Bihar has 90,000 government schools, of which about 40,000 are middle, high and senior secondary schools. In that context, a vending machine in less than 350 schools is like a drop in the ocean, said activists working on menstrual health.

“Even in schools that have vending machines and incinerators, the staff do not know how to use them. Sometimes, sanitary pads are not available. The government, apart from giving machines, also needs to organise training sessions for teachers. Otherwise this project might not last long,” Amrita Singh, Chairperson of Nav-Astitva Foundation in Patna, told 101Reporters. The foundation has been working on menstrual hygiene awareness in Bihar for the last eight years.

Apart from vending machines and incinerators, other WASH (Water, Sanitation and Hygiene) components like clean toilets and safe drinking water are also a struggle to achieve in many Bihar schools, making lives difficult for girls in the age group of 12 to 18.

No regular support staff is available in schools to clean toilets. “There are five washrooms in our schools, but not one is usable. They are extremely dirty and remain shut most of the time. Students are forced to use toilets in the old school building. A few days ago, a teacher came from Pune for a teacher training programme. When she raised the issue, the management unlocked the toilets and got them cleaned,” said a teacher of Mahavir Middle School in Lutaha village of East Champaran district, on condition of anonymity.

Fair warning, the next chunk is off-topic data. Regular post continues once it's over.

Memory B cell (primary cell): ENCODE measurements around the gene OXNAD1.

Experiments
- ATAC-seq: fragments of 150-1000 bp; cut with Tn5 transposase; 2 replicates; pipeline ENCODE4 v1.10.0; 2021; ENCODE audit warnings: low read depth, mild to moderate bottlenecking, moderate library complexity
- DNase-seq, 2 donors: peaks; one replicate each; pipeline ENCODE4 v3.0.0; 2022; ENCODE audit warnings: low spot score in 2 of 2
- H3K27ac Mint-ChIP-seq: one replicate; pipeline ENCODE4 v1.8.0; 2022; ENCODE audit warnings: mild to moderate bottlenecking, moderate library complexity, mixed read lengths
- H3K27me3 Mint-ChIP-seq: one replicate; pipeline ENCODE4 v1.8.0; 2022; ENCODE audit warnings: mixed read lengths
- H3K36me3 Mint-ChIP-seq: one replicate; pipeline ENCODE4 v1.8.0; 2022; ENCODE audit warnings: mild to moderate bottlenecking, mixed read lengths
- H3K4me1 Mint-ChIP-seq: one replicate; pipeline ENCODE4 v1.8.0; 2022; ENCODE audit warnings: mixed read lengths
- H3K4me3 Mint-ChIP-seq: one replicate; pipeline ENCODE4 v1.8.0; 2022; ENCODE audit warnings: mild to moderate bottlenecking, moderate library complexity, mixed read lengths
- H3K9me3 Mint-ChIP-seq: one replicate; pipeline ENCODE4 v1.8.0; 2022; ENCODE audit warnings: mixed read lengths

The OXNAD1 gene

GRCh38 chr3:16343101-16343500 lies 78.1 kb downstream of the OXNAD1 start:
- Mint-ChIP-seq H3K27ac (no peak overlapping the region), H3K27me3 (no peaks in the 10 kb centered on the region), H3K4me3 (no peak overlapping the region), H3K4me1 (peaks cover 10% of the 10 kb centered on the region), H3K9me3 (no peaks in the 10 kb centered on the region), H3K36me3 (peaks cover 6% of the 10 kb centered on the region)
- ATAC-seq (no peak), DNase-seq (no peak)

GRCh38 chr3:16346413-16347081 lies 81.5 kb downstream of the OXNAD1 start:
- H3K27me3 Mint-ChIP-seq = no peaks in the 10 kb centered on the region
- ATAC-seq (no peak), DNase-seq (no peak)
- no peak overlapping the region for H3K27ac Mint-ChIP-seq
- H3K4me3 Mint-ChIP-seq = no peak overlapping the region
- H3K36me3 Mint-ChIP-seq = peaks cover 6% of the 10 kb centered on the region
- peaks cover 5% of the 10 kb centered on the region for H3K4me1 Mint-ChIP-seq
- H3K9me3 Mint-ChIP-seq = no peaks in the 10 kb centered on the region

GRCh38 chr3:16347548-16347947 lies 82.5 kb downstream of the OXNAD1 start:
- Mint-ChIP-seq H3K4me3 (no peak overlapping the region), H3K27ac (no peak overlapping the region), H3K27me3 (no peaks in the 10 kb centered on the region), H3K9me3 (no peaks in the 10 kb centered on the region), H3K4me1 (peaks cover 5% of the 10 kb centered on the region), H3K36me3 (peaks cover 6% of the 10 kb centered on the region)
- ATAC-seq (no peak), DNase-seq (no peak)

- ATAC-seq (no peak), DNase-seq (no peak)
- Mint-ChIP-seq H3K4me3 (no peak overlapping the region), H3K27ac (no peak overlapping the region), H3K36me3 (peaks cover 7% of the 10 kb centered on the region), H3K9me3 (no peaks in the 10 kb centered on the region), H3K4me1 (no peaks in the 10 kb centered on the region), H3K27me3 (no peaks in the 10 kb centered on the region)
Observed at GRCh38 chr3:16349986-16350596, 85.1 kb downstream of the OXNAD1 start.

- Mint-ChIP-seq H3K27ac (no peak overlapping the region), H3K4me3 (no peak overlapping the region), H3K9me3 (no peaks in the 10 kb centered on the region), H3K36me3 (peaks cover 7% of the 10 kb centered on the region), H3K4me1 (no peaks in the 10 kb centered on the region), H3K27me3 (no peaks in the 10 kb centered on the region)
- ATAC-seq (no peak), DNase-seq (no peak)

The situation is no different at the middle school located at Makandpur in Bhagalpur district. “There are separate toilets for boys and girls, but the boys’ toilet is non-functional so they have to go out in the fields. Even the staff toilet is in bad shape. For drinking water, we have a hand pump and a water tank connected to a borewell, but both are not operational. So we have to depend on water decanters,” Riya Rani, a science teacher in the school, told 101Reporters.

“I have no idea about a vending machine and we do not have a pad bank in our school. Many girls take a period leave… I try to hold discussions on menstruation, puberty and conception with both boys and girls, but I see that boys are hesitant to talk about these issues. Sometimes, they make inadvertent comments,” she added.

Government initiatives

The state government organised the Teenage Girls’ Health Awareness Programme in Patna last year, in which some teachers from each district participated. All the participants were distributed four packets of 10 sanitary pads each for use in their schools. Given that most middle and high schools have more than 100 girls, this meagre quantity stood out starkly, raising a question on the state government’s seriousness about menstrual hygiene.

Bihar also runs Mukhyamantri Kishori Swasthya Yojana, under which Rs 300 is deposited annually in the bank accounts of girls studying in classes 7 to 12for buying sanitary napkins. The amount was increased from Rs 150 this year.